When it comes to our society′s view on race, I am both hopeful and curious. In my lifetime, I′ve witnessed remarkable milestones and heartbreaking setbacks. The dialogue on race has evolved, taking on new dimensions and complexities. If I could, I′d travel to a point where this evolution has matured, where I could see the fruits of today′s struggles and efforts. Has the conversation led to deeper understanding and unity, or does it continue to challenge us? 

I′d look to see if the stories we tell in film and media have grown more inclusive and representative of the world′s true tapestry. How are Black individuals and other minorities portrayed? Have we reached a place where diversity is no longer a talking point but a natural reflection of our global community?

What’s a little-known fact about you? What are your hidden (or not so hidden) talents? A little-known fact about me? Well, my wife has this running joke where she likens me to a Snapple cap—those caps with surprising facts underneath. I′ve always had a fascination with the origin of things. There′s something about understanding where something started that gives you a greater appreciation for its place in the present. It′s like pulling back the curtain on the world’s mysteries, one story at a time.

As for my hidden talents, I′m not sure they′re so hidden, given my line of work, but I have a knack for storytelling, especially through the lens of history. I′m currently dedicating much of my spare time to a passion project that′s close to my heart. It′s a documentary that charts the influence of black athletes from the 1800s up to today. This project isn′t just about sports; it′s a narrative about America′s struggle with race, seen through the triumphs and challenges of these athletes. It′s about highlighting how their contributions have echoed beyond the playing fields and into the fabric of our society. It′s a story that′s been in the backdrop of America for too long, and I′m committed to bringing it to the forefront.

What’s your favorite (Black) television/movie moment? My favorite moment in black television must be the collective experience of watching “Roots.” As a child, the significance of this miniseries unfolded in our living room, where my family congregated with a sense of purpose as each episode aired. Watching “Roots” became a shared ritual that reinforced our identity and brought us closer. It was a moment when television broke through the barriers of entertainment and became a medium for education and enlightenment.

Was there a television show/movie that inspired you to pursue your career? Absolutely, there was a turning point, it came while watching Spike Lee’s “She’s Gotta Have It.” You see, until that moment, my understanding of movies was that they were distant narratives, stories that were often unreflective of my own reality. But then, along came this film that broke the mold. “She’s Gotta Have It” was a revelation. For the first time on a big screen, I saw characters who walked, talked, and lived in a world I recognized. They weren’t just characters; they felt like friends, neighbors, people I might bump into on the streets. There was an authenticity in their voices, a truth in their stories that resonated with me on a profoundly personal level. But it wasn′t just the characters themselves that inspired me—it was the realization of who was crafting these stories. Spike Lee, with his distinctive vision and unapologetic narrative, illustrated the vast possibilities of filmmaking. He didn’t just create a movie; he created a movement, showing us all that our stories were not only worth telling but also capable of captivating a wider audience.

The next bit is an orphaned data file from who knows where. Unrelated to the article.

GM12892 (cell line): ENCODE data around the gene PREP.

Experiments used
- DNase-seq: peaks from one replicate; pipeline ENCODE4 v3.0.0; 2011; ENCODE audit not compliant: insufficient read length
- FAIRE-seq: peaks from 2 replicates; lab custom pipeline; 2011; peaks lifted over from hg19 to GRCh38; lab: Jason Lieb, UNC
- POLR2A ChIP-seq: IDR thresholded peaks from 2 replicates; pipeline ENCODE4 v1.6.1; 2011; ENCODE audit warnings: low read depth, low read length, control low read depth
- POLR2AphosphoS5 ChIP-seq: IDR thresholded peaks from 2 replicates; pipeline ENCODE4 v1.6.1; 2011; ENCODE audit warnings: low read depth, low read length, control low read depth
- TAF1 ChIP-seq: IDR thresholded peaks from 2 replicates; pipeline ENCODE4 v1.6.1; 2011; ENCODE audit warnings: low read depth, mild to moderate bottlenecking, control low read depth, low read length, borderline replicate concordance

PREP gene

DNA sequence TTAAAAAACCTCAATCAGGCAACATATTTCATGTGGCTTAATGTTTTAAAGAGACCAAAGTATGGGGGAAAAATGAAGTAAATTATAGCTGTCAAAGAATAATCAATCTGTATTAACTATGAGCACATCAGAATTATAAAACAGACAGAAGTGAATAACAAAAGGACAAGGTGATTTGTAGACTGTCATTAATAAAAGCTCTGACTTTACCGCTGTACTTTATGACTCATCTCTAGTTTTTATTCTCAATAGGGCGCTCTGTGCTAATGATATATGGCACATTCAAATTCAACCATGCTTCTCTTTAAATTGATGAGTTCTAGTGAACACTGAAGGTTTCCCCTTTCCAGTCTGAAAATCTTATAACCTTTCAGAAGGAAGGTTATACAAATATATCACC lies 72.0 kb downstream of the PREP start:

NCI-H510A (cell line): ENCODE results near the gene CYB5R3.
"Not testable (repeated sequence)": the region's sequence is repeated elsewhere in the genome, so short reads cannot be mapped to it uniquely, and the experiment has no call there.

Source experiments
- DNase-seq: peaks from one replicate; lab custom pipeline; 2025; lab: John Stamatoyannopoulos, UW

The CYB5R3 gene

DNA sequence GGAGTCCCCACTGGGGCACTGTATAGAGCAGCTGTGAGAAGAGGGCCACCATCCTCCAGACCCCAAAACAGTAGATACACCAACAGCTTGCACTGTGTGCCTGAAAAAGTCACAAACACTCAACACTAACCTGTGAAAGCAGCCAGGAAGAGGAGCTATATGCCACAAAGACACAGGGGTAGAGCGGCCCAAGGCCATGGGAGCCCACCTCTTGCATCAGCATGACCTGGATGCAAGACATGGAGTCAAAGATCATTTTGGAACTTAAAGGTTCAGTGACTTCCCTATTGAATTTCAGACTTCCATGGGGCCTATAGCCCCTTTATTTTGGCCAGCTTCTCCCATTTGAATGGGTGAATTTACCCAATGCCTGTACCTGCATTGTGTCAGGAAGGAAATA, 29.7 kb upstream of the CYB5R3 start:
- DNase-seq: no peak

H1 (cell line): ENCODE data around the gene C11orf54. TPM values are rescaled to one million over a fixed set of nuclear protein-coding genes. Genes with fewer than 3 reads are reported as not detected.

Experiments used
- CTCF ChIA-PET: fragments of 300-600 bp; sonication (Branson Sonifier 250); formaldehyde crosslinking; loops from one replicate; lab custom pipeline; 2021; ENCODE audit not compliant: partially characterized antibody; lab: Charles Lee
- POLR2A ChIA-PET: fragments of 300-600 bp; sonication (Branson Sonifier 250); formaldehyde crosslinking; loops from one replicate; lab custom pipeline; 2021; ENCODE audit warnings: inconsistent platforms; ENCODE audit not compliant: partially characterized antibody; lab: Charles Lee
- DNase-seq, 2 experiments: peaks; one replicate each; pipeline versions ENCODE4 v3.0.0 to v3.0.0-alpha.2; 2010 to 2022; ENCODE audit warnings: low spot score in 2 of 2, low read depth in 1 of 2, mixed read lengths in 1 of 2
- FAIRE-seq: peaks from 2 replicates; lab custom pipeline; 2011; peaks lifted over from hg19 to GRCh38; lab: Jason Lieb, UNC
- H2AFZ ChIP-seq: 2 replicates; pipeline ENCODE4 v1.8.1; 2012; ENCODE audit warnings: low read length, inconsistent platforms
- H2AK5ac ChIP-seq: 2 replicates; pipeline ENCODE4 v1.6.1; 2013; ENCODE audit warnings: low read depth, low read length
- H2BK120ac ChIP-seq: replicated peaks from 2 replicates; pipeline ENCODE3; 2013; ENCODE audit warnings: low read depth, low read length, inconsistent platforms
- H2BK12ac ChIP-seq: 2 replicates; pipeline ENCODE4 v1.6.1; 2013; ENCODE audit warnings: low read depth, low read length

What’s your personal/professional mantra? My mantra, both on a personal level and in my work, is straightforward: treat others how you want to be treated. It’s about fairness and respect. In the studio, this means listening to the team, acknowledging everyone’s input, and ensuring that we’re all working together effectively. It’s not about being nice—it′s about creating a productive environment where people feel valued, and ideas can thrive.

Professionally, this approach builds trust. When people know they’re respected, they’re more likely to bring their best to the table. It also means taking the time to understand the characters and worlds we’re bringing to life through sound, ensuring they’re as authentic and well-crafted as possible.

In day-to-day life, it reminds me that every interaction is a chance to leave a positive impact, no matter how small. It’s a practical approach to living and working that can lead to real, tangible results and a better, more understanding environment for everyone.

What would be your dream project to work on? I am eager to be involved in a project that offers the chance to innovate with sound. This would challenge me to develop soundscapes that not only align with the narrative but also venture beyond the limits of conventional sound design. A production under the guidance of Ava DuVernay is particularly appealing, as her skill in merging narratives with social awareness results in impactful stories that connect profoundly with audiences.